One of the biggest enemies of a debt free life is complacency. Not only is it an enemy, it’s a very sneaky enemy. When you become complacent (apathetic is another good word for this problem) you relax too much. You stop worrying about where your money is going. You start spending more and more, thinking it’s no problem. You accept things as they are and don’t look to see if they could be better. You don’t question expenses. You stop shopping for the best deals. In other words, you take your foot off the gas and start to coast on your prior success.
It’s easy to let complacency take over your financial life. After all it’s hard to always be vigilant. It’s tiring to track spending and adhere to a budget. It’s a pain to always watch the pennies. It’s human nature to take the path of least resistance and coast where possible. But if you want to become and remain debt free you can’t afford to ever relax. Sure, you can blow a little money once in a while, but when you make a habit of letting things slide it becomes harder to get things back under control. Coast for too long and the next thing you know debt is knocking on your door.
I have a debt free friend who had this problem last year. She’s been debt free for about ten years. In those ten years she and her husband started making more money. They bought a newer house, better cars, and traveled. They could afford it and they were debt free, so there was no reason not to. The problems started when they did this too many times. Then they stopped watching the everyday expenses. They stopped checking insurance rates. They stopped fighting price increases and negotiating better deals. They stopped buying store brands and using coupons. They stopped balancing their books every month. They gradually backed away from frugal things like making their own cleaning supplies, doing repairs themselves, and eating at home. They relaxed their spending and started treating themselves to meals out, convenient cleaning products, and the joy of letting someone else paint the house. While they were making good money, it wasn’t enough to cover this amount of relaxed spending indefinitely. One day my friend was balancing the checkbook and she couldn’t believe it. They were going to have to transfer money out of saving to cover their expenses. Otherwise, it was going to have to go on a credit card. Debt was lurking, just waiting for her!
She tried to rein things in, but they had become so accustomed to the new way of living that it was difficult and uncomfortable to go back to being frugal. It wasn’t fun to paint their own house. They missed eating out. They missed their name brand products. It was a pain to call service providers and check for lower rates. Suddenly everything that had gotten and kept them debt free was a pain and an inconvenience. This couple had allowed themselves to get too comfortable. It was a painful few months as they gradually pulled themselves back form the brink of debt and relearned how to live low to the ground.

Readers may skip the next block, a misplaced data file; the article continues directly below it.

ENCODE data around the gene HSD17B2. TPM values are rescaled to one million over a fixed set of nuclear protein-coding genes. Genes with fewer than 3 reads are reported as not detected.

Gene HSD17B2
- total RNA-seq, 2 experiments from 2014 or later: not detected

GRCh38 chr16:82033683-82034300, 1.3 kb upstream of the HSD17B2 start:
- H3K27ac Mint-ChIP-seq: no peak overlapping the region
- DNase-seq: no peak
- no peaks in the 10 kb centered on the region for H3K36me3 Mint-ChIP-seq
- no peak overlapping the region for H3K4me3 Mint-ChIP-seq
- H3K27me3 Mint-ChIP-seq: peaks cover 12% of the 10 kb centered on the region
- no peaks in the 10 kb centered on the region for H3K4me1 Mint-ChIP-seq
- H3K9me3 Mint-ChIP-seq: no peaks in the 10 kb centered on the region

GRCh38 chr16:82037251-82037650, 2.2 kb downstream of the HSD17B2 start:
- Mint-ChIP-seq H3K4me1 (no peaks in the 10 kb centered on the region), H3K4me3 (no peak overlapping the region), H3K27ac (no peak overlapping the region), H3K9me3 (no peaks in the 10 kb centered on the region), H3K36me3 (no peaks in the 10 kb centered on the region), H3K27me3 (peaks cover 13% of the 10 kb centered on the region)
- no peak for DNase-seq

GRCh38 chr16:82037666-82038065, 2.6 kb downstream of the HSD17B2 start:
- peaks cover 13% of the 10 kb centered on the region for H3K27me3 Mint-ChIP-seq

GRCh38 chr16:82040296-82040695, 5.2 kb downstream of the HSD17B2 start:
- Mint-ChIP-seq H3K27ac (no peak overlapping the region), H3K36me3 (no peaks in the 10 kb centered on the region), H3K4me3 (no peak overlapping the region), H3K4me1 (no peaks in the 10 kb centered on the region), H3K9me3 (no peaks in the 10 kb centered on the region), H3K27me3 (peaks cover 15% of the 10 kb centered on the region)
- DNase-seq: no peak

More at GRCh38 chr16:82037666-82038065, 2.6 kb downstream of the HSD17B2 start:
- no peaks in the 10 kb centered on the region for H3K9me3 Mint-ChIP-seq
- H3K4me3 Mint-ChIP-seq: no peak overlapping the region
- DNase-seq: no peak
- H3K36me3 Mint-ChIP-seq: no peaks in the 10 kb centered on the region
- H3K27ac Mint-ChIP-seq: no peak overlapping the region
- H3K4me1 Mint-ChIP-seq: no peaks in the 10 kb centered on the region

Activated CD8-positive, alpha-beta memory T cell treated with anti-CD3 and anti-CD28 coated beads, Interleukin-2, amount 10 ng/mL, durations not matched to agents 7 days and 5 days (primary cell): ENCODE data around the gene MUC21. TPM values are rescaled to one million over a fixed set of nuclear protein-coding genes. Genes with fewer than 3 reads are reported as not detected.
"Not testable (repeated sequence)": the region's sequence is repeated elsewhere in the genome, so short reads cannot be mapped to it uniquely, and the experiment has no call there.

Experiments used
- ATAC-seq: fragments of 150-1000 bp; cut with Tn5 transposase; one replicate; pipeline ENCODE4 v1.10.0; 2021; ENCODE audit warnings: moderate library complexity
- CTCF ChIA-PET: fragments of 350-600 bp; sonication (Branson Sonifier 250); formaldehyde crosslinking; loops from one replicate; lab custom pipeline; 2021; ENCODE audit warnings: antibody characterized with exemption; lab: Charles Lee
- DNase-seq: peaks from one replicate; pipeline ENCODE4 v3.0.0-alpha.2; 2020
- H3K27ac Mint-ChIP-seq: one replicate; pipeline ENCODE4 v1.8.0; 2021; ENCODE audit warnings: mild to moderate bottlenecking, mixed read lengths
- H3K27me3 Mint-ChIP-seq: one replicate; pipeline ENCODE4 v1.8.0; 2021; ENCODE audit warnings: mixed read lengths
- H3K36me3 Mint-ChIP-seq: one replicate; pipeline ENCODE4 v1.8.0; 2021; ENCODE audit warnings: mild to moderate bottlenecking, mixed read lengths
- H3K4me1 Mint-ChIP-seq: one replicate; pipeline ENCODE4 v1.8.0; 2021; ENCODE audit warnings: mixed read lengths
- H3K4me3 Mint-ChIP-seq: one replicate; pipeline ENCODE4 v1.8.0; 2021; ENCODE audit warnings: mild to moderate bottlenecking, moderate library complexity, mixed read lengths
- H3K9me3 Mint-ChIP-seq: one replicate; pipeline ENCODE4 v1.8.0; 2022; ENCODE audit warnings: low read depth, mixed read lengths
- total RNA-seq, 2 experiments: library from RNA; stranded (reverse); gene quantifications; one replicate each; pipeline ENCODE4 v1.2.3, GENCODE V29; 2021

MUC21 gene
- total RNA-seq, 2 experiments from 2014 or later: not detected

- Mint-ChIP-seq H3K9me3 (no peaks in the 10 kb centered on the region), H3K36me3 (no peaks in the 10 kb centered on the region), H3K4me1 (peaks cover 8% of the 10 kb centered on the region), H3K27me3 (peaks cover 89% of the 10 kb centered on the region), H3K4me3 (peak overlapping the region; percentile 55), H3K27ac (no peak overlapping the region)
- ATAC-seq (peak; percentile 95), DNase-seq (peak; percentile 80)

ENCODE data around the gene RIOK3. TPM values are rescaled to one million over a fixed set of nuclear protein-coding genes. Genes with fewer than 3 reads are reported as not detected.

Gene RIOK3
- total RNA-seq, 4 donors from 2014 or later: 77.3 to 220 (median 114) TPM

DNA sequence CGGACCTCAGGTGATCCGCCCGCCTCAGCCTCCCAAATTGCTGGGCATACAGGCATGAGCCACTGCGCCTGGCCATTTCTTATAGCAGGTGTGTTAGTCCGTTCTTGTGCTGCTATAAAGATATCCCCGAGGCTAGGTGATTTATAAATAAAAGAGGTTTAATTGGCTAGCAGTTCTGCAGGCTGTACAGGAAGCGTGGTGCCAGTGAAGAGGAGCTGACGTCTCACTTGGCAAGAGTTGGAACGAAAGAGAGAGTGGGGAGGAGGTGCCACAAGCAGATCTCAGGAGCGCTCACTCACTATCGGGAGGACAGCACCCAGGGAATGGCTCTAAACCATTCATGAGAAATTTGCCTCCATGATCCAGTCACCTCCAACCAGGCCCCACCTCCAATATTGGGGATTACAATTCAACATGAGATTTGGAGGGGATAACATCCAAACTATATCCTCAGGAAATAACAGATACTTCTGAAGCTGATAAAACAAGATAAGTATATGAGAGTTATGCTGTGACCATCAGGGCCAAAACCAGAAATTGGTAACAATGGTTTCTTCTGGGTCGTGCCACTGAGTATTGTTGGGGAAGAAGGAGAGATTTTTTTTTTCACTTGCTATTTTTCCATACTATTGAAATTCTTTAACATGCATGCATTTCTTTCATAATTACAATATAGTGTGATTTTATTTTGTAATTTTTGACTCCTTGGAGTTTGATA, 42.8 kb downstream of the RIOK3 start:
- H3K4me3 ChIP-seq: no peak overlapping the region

Can you splurge and be debt free? Sure. Can you have a comfortable life? Sure, as long as you keep that comfort to a level your income can reasonably support. Can you use name brand products and not buy everything on sale? Sure, as long as you are watching your overall spending a few treats can be worked into the mix. You don’t have to live an anxiety-ridden life where you constantly sweat every single penny. But you cannot allow yourself to let things slide for long.
You can never become too comfortable and relaxed about your finances. Even as you earn more money you have to remember and practice the things that got you debt free. What happens if you lose an income or your income is cut? What happens if someone becomes too sick to work or incurs huge medical bills? Life throws the unexpected at us (and it seems to do that at just the moment you’re thinking you’ve got it made) and you have to be on your toes. You have to keep your frugal skills sharp and your expenses low if you want to stay debt free. Complacency and thinking that you’re home free is the path right back into debt.